Using a mix of prevention strategies, government-sponsored enterprises Fannie Mae and Freddie Mac managed to keep more than 130,000 borrowers out of foreclosure in the first quarter, the Federal Housing Finance Agency (FHFA) reported Monday.
Since the two firms were taken over by the U.S. government in 2008, they have prevented more than 2.3 million Americans from going into foreclosure using ‘some type of home retention strategy,’ the FHFA said.
Of those, about 1.4 million ended up with permanent loan modifications.
About half of homeowners who obtained permanent loan modifications in the first quarter saw their monthly payments reduced by 30%.
In addition, more than a third of the permanent loan modifications in the first quarter included principal forbearances.
The report shows that delinquencies are also on the decline: The number of borrowers who were 60-plus days past due fell to 11% in the first quarter, reaching its lowest level since the first quarter of 2009, according to the FHFA.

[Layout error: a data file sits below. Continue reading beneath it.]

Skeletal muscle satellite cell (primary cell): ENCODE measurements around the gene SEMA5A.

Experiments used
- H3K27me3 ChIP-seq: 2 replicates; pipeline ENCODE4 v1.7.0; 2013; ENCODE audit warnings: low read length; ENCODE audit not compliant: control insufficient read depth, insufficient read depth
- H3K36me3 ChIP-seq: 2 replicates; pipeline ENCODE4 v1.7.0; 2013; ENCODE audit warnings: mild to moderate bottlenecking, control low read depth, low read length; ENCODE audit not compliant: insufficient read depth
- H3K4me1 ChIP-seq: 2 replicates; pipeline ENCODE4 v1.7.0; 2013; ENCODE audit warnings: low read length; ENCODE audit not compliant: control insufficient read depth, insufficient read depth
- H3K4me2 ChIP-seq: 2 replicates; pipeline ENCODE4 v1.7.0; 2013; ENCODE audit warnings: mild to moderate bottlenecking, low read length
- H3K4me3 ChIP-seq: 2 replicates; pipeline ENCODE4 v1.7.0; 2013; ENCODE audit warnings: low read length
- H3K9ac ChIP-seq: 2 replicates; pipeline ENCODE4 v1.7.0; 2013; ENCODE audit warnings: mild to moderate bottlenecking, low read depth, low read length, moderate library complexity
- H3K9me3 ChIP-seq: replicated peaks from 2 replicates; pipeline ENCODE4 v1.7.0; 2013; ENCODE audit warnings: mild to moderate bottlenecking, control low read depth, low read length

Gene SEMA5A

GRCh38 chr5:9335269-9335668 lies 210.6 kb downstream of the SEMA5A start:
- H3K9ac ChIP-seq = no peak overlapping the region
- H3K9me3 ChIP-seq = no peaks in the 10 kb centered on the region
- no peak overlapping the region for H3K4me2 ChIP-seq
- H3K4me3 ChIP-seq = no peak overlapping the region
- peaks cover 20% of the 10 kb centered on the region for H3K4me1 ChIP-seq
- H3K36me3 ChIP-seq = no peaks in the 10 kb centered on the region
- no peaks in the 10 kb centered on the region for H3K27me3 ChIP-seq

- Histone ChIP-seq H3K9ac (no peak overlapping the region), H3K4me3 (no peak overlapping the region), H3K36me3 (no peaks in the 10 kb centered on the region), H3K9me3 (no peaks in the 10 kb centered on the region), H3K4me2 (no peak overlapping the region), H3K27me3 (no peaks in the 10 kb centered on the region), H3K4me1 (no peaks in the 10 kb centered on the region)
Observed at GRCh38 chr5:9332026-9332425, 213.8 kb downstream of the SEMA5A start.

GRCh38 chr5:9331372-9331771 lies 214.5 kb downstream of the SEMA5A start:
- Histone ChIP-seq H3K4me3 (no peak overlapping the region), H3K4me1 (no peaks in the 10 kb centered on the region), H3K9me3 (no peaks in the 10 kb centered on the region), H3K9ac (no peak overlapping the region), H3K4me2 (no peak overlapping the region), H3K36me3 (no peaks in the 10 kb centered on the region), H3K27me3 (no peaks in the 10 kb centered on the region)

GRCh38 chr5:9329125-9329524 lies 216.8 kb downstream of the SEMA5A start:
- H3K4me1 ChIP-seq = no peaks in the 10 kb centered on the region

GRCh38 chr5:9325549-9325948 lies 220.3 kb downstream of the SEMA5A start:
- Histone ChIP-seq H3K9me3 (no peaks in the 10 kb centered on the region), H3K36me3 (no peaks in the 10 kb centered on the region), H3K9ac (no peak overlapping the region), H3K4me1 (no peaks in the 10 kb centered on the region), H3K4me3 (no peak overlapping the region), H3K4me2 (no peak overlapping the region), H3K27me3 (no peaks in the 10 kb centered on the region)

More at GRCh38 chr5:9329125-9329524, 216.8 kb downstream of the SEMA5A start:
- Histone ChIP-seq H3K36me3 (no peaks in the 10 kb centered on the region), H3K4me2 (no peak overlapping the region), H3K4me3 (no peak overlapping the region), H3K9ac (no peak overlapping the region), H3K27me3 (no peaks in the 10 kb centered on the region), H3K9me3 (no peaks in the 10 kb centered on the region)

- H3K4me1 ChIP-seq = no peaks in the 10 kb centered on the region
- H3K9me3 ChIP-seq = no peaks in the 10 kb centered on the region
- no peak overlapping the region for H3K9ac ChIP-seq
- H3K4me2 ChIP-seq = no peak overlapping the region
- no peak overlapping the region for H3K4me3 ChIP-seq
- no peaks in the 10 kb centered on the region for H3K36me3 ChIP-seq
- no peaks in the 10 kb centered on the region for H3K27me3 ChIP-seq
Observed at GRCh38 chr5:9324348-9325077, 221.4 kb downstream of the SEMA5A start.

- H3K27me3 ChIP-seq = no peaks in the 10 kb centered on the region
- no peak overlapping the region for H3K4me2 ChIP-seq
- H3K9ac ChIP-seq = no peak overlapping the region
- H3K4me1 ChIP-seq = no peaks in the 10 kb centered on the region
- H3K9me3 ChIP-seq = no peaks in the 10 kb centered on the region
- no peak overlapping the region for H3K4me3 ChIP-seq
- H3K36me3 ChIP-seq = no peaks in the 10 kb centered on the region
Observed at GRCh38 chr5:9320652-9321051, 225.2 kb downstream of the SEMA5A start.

Serious delinquency rates fell to 3% in the first quarter. Meanwhile, the serious delinquency rate was 8% for the Federal Housing Administration, 4.2% for Veterans Affairs and 6.4% for all loans.
The FHFA report comes on the day of the launch of its Streamlined Modification Initiative, which requires servicers to offer eligible borrowers who have missed three monthly payments a loan modification.
As of July 1, mortgage servicers must identify eligible borrowers and send them an offer letter that states the terms of the modification, including the monthly payment required for a Streamlined Modification. Upon receiving the letter, the borrower can simply submit the modified payment to begin the trial period.
The goal of the program, which ends Dec. 31, 2015, is to eliminate administrative barriers associated with document collection and evaluation.
As long as a borrower successfully completes the three-month trial period, and, in effect, makes the first three payments on time, they can then obtain a permanent modification. However, if a borrower misses one or more of the first payments, they will not be eligible for a permanent modification (although another foreclosure alternative may be available).